I filled out my ballot and dropped it in the mail today and I made Jason take iPhone photos of me while I did...the middle photo above is the direct result of him telling me I looked too serious while licking the envelope :).

Thanks to inspiration from Susan B. Anthony, I feel like a well informed voter this year.

You see, this past April, the Washington Post wrote an article about Susan B. Anthony's grave, I encourage you to click the link and read the article (it's not long!).

The gist of the story is this- as way to honor Susan B. Anthony, who fought for women's right to vote for 60 years, women are trekking to her grave in upstate New York for a unique tribute. As Colby Itkowitz writes in the aforementioned Washington Post article:

"They came to say thank you to the woman who paved the way for them to be able to fufill their civic right. They took their "I Voted" sticker and pressed it on the tombstone." 

The Thank You Susan B. Anthony Facebook page explains: 

"Susan B. Anthony never got to see women legally vote. Come show her you did, and say thank you on Election Day at the Mt. Hope Cemetery in Rochester, NY." 

When I first read the story earlier this year, it had me almost tearing up. It made me ashamed at how I've treated voting in the past. In Washington State they make it so easy too, everyone votes by mail, which means I don't even have to put pants on to cast my ballot. In general, I do vote, but there have been midterm elections that I've forgotten about and there's usually at least one or two ballot measures that I'm not well versed on at all. A stark contrast to the women of the past who fought long and hard for this right.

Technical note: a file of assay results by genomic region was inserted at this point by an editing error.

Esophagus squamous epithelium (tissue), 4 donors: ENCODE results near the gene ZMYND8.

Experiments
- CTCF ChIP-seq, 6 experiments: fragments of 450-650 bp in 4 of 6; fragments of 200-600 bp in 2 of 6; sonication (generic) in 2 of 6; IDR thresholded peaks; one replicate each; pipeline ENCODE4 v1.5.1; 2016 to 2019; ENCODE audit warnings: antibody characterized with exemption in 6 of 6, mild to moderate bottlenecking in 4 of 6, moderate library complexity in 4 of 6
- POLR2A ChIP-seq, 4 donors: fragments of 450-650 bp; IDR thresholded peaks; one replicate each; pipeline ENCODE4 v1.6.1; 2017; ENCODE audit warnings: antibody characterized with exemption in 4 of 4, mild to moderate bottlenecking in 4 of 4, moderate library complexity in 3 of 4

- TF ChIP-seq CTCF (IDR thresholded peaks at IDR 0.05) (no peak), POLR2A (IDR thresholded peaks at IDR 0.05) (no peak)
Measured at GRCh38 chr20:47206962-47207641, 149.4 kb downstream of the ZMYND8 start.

The 19th amendment, giving women the right to vote was ratified in 1920, the sweet end of a tireless battle waged by Susan B. Anthony and countless other women. And now, less than 100 years later, I'm embarrassed to admit that one time, I found a ballot in a pile of old mail, months after I should have turned it in. Susan B. Anthony, who dedicated her life to the cause and even ended up in jail for it, never got to vote herself. She died before the 19th amendment was passed. Had she gotten the chance to vote, I'm sure the woman who "appeared before every congress from 1869 to 1906 to ask for passage of a suffrage amendment" would never lose her mail-in ballot in a pile of J.Crew catalogs.

In the quote above, Colby Itkowitz calls voting a "civic right" not a "civic duty", and I think that's an important distinction. I'm humbled that women before me fought long and hard for you and me to have that right and I won't take it for granted again.

PS. I purposely chose to leave my opinion out of my post, because the point of it is to encourage everyone to vote and be informed, and I don't think anyone should be swayed by my personal opinion. But for the sake if posterity, I have to add in "I'm with her!" and am thrilled to be voting in this historic election.

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